What are the Signs Your Child isn’t Getting Enough Sleep?

Sleep is the most boring dreaded activity that kids hate to do during the day. Sleep is merely the “thing” that brings the fun stuff to a crashing halt for kids. Even though it may be near the bottom of your child’s priority list, sleep is still vital to their health and wellbeing. Everyone’s daily routine and a healthy lifestyle depend on getting enough sleep. According to studies, kids who get enough sleep regularly have better attention, behavior, academic performance, and general mental and physical health. Obesity, depression, and high blood pressure can all be caused by inadequate sleep.

Importance of Having Enough Sleep for Kids

Sleep is more than just a sweet dream and a relaxing trip to Tomorrowland, your child’s body and brain are working hard when they sleep, and if they lack sufficient sleep, it can ruin not only their entire day but a significant brain and body development. Here are some benefits your kids can get from a sound sleep.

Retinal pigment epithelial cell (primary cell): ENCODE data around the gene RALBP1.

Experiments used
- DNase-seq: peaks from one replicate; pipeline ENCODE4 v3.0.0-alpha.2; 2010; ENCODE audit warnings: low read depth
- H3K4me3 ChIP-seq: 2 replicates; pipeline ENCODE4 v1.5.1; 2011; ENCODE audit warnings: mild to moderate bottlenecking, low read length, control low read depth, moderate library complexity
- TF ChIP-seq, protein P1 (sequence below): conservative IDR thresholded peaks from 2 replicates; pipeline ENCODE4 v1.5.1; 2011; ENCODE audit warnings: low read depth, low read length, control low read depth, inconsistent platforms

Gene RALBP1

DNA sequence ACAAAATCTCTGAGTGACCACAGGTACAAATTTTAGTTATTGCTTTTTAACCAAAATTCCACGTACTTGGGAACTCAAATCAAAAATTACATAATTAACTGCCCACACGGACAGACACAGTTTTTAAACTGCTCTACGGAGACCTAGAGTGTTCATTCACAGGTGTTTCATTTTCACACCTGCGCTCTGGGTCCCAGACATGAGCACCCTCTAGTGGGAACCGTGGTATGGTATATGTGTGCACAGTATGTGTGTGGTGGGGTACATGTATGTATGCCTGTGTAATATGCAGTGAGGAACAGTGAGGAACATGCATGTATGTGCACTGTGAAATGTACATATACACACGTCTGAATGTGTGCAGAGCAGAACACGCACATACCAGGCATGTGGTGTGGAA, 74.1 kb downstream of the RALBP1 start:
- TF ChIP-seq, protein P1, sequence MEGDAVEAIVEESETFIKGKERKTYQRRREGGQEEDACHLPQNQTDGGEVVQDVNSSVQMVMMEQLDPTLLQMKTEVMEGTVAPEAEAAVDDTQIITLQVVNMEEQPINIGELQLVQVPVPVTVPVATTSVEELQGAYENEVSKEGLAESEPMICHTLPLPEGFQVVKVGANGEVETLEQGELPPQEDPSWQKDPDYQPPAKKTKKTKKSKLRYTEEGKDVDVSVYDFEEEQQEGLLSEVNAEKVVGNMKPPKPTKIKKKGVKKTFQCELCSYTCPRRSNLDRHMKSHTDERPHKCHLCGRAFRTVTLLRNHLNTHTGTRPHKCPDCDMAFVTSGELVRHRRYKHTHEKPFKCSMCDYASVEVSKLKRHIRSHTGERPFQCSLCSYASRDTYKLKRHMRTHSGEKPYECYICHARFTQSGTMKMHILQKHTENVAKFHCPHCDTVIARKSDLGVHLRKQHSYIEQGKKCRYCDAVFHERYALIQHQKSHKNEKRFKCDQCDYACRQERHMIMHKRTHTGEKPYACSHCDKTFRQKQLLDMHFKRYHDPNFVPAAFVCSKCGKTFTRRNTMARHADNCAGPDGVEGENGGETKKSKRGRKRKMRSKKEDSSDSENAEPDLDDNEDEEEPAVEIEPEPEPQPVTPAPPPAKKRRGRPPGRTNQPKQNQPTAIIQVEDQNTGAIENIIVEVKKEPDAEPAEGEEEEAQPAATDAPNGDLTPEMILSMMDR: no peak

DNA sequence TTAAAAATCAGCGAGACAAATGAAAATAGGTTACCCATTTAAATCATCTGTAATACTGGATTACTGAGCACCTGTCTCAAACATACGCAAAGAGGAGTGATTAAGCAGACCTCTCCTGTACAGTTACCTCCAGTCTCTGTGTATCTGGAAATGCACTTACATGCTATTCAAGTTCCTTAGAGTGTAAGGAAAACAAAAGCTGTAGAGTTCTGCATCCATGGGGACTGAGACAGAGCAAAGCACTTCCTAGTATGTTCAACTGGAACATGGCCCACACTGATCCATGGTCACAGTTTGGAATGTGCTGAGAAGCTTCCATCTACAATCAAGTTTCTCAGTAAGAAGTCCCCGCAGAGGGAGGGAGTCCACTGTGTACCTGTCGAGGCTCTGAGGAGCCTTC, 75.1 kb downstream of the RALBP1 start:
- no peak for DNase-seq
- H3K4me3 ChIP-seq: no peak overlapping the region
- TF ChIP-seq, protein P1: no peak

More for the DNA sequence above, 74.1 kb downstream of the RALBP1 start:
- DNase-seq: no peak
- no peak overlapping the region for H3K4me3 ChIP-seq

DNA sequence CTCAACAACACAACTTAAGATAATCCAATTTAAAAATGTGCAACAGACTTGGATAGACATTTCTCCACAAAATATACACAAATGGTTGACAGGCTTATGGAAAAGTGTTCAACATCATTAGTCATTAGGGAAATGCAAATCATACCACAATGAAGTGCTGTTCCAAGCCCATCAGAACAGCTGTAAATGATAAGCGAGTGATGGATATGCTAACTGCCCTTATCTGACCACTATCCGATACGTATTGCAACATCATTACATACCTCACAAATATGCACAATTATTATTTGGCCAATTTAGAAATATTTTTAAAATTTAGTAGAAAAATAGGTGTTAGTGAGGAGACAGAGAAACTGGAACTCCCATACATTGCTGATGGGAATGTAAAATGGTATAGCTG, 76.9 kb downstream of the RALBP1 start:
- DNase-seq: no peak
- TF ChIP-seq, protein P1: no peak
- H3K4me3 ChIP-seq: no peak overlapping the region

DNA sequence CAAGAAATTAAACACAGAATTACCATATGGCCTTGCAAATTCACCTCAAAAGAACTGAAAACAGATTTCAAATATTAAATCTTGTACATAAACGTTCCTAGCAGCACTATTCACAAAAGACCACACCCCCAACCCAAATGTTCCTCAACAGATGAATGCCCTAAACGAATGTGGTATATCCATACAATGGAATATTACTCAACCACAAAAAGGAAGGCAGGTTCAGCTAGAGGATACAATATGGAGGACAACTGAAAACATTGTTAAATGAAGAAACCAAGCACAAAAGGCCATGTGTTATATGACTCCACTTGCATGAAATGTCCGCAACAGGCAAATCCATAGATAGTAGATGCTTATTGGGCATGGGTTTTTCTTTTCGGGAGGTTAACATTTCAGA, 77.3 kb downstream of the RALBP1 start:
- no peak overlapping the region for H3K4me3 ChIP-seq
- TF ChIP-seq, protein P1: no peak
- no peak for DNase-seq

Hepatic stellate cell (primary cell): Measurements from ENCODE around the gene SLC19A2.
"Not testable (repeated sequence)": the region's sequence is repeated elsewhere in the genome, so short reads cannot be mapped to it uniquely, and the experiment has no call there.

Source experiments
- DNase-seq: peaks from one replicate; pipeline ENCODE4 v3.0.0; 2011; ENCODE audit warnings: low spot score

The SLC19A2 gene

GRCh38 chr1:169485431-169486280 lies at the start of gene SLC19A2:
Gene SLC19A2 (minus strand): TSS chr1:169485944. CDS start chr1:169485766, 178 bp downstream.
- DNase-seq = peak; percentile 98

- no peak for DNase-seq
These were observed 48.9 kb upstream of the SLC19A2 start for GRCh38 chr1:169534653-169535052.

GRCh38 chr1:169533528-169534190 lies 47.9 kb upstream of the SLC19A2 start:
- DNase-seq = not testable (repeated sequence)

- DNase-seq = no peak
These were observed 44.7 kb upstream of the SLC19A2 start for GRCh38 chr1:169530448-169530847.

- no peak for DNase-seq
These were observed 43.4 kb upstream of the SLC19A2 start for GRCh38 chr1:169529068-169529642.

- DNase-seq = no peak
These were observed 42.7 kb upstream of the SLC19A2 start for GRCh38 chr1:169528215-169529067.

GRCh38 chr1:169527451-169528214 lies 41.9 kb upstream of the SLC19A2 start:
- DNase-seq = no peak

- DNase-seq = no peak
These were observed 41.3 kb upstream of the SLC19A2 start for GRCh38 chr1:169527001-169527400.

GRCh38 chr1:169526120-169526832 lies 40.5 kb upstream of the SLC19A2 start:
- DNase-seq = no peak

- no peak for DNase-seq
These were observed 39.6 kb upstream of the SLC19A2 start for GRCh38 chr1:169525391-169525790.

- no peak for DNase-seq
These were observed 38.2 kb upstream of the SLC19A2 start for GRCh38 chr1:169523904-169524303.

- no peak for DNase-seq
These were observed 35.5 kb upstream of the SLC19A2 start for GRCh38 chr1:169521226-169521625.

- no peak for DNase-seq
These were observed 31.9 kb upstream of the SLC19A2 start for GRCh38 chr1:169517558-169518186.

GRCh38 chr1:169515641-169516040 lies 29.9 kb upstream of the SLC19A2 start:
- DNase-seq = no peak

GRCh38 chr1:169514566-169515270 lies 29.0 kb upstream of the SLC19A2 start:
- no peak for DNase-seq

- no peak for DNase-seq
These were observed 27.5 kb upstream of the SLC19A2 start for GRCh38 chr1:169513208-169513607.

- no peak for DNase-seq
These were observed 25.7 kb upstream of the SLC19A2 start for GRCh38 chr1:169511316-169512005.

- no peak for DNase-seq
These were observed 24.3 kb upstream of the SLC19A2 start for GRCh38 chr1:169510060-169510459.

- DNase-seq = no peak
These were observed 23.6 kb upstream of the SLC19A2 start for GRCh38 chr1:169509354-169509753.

1. The heart benefits from a sound sleep.

Study reveals that kids who get enough sleep are less likely to suffer heart tissue damage, especially under stressful circumstances. Moving, rearranging the family, and extended separation can impact children’s health. Chronic sleep loss causes cortisol and glucose levels to stay high at night, affecting the heart. Establish a schedule and start family rituals in the evenings to help you deal with a lack of sleep.

2. Sleep aids in infection defense.

The body produces unique proteins during sleep called cytokines that are important in response to stress and infection. The cytokines that fight disease decrease as sleep duration decreases.

3. Growth is impacted by sleep.

Growth hormone is created during profound slumber; therefore, children who suffer from numerous sleep disorders grow more slowly.